It’s a huge brand so imagine if we were to raise a lot of money and we had a set and went up to the Santa Ynez Valley, the play would be a sell-out. So there’s that. Then maybe take it to the Napa Playhouse. The other way to go is doing a production in theatres like the La Jolla Playhouse or South Coast Repertory or theatres in Toronto or London and see how it works in a 350-seat venue. I think the road show or regional theatre is something we can always do, but I’m leaning to go to Broadway eventually. I’ve been polling people and the play is definitely going to go somewhere. This is not the end. It’s just the beginning.

Do you see “Sideways” – The Play becoming a big commercial success?

Pickett: I’ve been told that we could monetize this in a big way and I would certainly like to monetize this because I never monetized “Sideways,” and that’s for sure. Everyone else made money, including the wine makers who made more money than I did.

Would you make a lot of changes to the script?

Pickett: I need to do it at least one more time to fix some things. It’s a comedy, but it has some deep stuff in it. I like the transitions and the scene changes, and while very nice, they are Amelia’s (Director, Amelia Mulkey) and not my voice. I love them and I love Amelia. She’s great. But on a bigger stage, we would do something different. I might even do something more cinematic, like rear screen projections.

How would you feel, let’s say, if you go to Broadway and it’s not well received?

Pickett: Because the brand is so huge, coupled with the wine tasting aspect, I don’t think it’s completely critic driven. In other words, the days are pretty much over when one reviewer slams you and that’s it.

That’s true. Look at the survival of “Spider-Man” which got the worst reviews.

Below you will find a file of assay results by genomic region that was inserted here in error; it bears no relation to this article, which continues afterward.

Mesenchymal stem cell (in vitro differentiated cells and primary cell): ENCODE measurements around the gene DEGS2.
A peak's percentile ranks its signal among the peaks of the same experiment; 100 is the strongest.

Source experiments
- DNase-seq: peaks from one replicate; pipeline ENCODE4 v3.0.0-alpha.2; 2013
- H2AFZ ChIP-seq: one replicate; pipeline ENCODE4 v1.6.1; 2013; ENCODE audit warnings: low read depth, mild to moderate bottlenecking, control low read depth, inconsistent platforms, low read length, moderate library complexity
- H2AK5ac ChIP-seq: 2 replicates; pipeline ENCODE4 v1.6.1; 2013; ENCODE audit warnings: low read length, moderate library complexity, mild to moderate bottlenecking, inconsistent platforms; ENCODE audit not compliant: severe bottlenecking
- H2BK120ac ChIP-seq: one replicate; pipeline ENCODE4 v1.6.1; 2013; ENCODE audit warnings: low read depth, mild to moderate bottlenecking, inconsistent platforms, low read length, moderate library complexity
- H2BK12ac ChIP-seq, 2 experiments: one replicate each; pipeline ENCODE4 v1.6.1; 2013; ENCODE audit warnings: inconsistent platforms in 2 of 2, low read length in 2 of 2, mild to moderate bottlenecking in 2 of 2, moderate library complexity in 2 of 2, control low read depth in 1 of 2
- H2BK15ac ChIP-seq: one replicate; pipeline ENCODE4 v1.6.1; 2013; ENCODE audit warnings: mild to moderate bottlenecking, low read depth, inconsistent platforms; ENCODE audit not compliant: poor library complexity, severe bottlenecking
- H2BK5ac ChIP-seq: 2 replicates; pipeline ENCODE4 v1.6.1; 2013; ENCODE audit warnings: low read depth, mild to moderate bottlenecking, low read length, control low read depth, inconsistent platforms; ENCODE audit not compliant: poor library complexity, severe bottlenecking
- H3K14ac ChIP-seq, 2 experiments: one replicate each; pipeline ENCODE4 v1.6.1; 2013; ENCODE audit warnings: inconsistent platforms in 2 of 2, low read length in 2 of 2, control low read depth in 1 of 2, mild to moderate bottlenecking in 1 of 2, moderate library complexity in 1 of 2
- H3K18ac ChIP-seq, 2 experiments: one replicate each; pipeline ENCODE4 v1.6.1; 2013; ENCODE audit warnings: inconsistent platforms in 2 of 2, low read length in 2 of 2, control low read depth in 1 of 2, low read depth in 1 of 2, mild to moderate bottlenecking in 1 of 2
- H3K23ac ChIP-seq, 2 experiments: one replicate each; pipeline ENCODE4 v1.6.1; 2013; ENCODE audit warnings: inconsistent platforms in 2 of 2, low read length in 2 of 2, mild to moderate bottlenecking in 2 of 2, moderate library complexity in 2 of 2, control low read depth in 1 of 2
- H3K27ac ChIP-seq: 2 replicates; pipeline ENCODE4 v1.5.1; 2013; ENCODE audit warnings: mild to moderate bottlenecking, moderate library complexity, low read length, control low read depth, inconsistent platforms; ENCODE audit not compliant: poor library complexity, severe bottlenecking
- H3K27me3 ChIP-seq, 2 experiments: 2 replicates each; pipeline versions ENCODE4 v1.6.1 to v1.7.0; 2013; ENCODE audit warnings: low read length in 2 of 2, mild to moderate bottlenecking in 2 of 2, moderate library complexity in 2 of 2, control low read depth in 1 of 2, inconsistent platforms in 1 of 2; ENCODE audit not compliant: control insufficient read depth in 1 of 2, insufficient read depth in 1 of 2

Pickett: It’s actually making money after everything went wrong with it. Even “Death of a Salesman” which Ben Brantley (Chief theater critic of The New York Times) panned, is making money. You know 20 years ago if a play got a bad review in The Times, it could close that night. The Internet has kind of democratized it. When you got that newspaper delivered, the review was right in your face. Now you have to go searching for reviews.

(Despite mixed reviews, the Broadway revival of Arthur Miller’s “Death of a Salesman” starring Philip Seymour Hoffman, recouped its $3.1 million capitalization just 14 weeks into its run).

Being new to theater, what have you discovered that is quite different from film?

Pickett: If ever anyone suffered from low self-esteem, I highly recommend writing a hit play and going to the theater every night to sip wine with the audience members when the play concludes. Nothing like this is in novel writing, that’s for sure. With a hot film you have the premiere, but after that it’s just out there playing in random theaters – its success and wonderment and sense of discovery for others no longer palpable.

The play continues to sell out every weekend. It’s so much fun to go to the theater and just hang out. Best artistic experience of my life. The camaraderie, the palpable joy of the patrons, the wonderful cast and crew, is unlike anything in novel or film writing I’ve ever experienced before. I’ve met so many great people and discovered this wellspring of passion for the arts that I didn’t even really know existed. The theatre audiences tend to be slightly older because it’s more a part of their upbringing. I think this could be a play that could get young people to discover how wonderful theatre is. So, I eagerly look forward to the weekends. Writing can be so lonely so it is nice to be around people and I love that aspect of this theatrical experience.

Ruskin Group Theatre

3000 Airport Avenue

Santa Monica, CA 90405

Run: Fridays and Saturdays 8 p.m.

Sundays: 2 p.m.

Closing: July 22, 2012

Tickets: $20-$25

Reservations: 310.397.3244